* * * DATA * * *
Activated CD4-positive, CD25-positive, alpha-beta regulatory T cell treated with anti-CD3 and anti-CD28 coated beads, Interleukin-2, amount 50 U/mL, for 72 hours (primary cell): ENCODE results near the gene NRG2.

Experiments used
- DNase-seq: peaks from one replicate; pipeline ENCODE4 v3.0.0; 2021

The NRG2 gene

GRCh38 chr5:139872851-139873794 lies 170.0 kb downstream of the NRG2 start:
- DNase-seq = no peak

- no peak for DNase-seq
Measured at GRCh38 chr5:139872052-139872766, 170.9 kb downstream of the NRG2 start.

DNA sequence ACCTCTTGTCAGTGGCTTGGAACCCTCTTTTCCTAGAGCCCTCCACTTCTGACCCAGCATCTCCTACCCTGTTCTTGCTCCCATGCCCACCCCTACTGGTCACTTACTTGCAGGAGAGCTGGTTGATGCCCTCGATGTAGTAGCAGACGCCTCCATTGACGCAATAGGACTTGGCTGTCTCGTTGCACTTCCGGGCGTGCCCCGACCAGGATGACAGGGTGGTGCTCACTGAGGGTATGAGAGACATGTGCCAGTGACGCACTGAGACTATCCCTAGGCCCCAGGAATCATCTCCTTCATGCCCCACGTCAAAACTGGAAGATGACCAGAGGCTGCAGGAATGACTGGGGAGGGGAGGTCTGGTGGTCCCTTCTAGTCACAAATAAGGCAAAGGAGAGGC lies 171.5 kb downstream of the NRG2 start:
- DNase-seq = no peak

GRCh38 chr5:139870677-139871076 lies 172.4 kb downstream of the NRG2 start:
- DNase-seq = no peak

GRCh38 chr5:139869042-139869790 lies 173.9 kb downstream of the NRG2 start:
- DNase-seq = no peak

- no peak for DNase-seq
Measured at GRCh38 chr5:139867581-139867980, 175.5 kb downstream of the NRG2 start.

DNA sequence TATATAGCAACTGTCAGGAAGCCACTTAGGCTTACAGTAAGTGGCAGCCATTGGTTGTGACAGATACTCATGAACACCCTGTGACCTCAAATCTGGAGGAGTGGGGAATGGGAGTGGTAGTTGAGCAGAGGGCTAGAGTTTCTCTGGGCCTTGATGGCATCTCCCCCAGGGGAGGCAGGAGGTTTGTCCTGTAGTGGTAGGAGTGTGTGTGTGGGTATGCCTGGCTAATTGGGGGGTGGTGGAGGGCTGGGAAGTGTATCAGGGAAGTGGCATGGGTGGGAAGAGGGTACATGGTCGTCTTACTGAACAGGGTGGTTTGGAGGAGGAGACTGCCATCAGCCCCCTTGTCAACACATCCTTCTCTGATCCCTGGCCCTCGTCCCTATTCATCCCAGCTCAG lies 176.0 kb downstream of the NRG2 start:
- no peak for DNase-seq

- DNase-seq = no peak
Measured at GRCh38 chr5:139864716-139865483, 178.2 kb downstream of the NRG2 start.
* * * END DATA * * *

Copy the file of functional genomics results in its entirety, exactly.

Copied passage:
Activated CD4-positive, CD25-positive, alpha-beta regulatory T cell treated with anti-CD3 and anti-CD28 coated beads, Interleukin-2, amount 50 U/mL, for 72 hours (primary cell): ENCODE results near the gene NRG2.

Experiments used
- DNase-seq: peaks from one replicate; pipeline ENCODE4 v3.0.0; 2021

The NRG2 gene

GRCh38 chr5:139872851-139873794 lies 170.0 kb downstream of the NRG2 start:
- DNase-seq = no peak

- no peak for DNase-seq
Measured at GRCh38 chr5:139872052-139872766, 170.9 kb downstream of the NRG2 start.

DNA sequence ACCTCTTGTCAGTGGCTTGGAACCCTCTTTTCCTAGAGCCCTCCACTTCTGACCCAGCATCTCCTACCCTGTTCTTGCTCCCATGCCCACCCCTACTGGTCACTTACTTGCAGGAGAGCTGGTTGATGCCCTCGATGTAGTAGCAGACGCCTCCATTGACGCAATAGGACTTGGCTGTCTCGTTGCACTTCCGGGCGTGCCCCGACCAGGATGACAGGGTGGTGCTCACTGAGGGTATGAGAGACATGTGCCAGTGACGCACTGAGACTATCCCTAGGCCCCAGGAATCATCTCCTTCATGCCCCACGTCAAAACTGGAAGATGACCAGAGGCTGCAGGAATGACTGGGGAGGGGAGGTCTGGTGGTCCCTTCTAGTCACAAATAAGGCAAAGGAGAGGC lies 171.5 kb downstream of the NRG2 start:
- DNase-seq = no peak

GRCh38 chr5:139870677-139871076 lies 172.4 kb downstream of the NRG2 start:
- DNase-seq = no peak

GRCh38 chr5:139869042-139869790 lies 173.9 kb downstream of the NRG2 start:
- DNase-seq = no peak

- no peak for DNase-seq
Measured at GRCh38 chr5:139867581-139867980, 175.5 kb downstream of the NRG2 start.

DNA sequence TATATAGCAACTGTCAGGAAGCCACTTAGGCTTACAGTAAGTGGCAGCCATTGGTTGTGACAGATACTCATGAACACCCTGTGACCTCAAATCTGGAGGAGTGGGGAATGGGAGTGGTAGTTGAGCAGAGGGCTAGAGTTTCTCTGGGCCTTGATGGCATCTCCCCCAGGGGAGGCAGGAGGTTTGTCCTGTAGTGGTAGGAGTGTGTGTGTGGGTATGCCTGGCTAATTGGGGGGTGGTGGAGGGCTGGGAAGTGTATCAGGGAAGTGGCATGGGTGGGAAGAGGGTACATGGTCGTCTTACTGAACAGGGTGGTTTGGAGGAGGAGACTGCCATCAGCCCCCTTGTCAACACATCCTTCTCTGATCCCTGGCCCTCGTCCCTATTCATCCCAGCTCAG lies 176.0 kb downstream of the NRG2 start:
- no peak for DNase-seq

- DNase-seq = no peak
Measured at GRCh38 chr5:139864716-139865483, 178.2 kb downstream of the NRG2 start.